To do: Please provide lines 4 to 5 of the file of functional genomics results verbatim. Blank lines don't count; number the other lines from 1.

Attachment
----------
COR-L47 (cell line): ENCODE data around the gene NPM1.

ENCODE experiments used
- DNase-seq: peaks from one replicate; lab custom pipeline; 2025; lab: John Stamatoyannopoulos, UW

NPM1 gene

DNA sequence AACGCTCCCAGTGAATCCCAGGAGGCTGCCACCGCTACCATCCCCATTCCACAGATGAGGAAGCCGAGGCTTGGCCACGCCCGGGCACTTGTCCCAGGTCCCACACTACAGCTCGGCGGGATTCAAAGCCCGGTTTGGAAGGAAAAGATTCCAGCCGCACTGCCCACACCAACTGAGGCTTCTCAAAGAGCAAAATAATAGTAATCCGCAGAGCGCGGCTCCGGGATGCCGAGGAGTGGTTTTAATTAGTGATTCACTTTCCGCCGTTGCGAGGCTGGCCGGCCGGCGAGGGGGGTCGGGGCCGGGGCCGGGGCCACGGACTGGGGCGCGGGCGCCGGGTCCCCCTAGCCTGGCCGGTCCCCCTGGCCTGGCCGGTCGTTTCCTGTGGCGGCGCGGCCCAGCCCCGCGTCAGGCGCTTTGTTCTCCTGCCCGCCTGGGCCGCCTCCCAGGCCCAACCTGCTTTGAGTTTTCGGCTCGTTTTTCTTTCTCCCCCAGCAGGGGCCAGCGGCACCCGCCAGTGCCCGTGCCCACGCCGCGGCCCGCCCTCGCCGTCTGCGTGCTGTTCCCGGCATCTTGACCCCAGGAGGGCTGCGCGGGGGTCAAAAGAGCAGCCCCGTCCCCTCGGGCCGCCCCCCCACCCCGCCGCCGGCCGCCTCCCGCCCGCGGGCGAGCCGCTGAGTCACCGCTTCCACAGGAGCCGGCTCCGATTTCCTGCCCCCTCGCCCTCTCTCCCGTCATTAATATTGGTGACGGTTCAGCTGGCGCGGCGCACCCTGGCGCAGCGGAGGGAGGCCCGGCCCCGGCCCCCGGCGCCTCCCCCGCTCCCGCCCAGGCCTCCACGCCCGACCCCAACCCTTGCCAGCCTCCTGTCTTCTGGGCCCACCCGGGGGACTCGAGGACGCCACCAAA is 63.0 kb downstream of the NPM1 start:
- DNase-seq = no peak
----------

NPM1 gene

DNA sequence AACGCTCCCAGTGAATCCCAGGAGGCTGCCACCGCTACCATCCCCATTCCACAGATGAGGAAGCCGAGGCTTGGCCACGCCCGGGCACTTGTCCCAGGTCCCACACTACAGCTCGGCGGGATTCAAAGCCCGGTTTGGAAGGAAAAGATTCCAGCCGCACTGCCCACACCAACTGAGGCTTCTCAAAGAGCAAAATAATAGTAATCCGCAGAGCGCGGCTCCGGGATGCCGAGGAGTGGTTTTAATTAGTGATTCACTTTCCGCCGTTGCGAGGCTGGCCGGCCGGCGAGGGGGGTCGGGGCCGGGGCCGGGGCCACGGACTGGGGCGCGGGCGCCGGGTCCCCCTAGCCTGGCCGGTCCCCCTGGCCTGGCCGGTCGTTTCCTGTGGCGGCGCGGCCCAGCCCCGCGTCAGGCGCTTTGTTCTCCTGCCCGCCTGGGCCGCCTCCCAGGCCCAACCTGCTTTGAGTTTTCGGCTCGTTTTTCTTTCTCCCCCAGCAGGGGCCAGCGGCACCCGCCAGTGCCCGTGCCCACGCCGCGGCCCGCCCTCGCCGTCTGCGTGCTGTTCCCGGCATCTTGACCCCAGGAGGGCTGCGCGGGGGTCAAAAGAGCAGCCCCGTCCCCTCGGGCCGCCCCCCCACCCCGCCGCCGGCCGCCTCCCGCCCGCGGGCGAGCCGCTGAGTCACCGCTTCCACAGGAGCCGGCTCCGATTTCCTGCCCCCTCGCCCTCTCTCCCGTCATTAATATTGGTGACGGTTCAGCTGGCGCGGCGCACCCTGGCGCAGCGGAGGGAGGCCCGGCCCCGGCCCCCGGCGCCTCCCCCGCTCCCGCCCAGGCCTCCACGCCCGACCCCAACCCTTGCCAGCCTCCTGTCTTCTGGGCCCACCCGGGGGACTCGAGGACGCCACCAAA is 63.0 kb downstream of the NPM1 start: